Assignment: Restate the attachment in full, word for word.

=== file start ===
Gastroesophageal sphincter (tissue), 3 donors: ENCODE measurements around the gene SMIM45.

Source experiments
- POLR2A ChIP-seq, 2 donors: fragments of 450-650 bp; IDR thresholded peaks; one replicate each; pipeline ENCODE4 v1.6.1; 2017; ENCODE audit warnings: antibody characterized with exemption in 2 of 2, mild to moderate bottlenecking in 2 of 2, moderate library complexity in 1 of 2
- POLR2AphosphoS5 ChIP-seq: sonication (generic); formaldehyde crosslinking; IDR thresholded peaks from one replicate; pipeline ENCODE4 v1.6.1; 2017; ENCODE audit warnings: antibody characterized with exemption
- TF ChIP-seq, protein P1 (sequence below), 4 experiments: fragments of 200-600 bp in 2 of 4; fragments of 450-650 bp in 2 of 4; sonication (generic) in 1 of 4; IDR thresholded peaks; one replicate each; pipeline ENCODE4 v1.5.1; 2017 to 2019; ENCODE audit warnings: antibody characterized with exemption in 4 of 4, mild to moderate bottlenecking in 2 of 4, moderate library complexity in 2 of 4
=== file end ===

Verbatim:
Gastroesophageal sphincter (tissue), 3 donors: ENCODE measurements around the gene SMIM45.

Source experiments
- POLR2A ChIP-seq, 2 donors: fragments of 450-650 bp; IDR thresholded peaks; one replicate each; pipeline ENCODE4 v1.6.1; 2017; ENCODE audit warnings: antibody characterized with exemption in 2 of 2, mild to moderate bottlenecking in 2 of 2, moderate library complexity in 1 of 2
- POLR2AphosphoS5 ChIP-seq: sonication (generic); formaldehyde crosslinking; IDR thresholded peaks from one replicate; pipeline ENCODE4 v1.6.1; 2017; ENCODE audit warnings: antibody characterized with exemption
- TF ChIP-seq, protein P1 (sequence below), 4 experiments: fragments of 200-600 bp in 2 of 4; fragments of 450-650 bp in 2 of 4; sonication (generic) in 1 of 4; IDR thresholded peaks; one replicate each; pipeline ENCODE4 v1.5.1; 2017 to 2019; ENCODE audit warnings: antibody characterized with exemption in 4 of 4, mild to moderate bottlenecking in 2 of 4, moderate library complexity in 2 of 4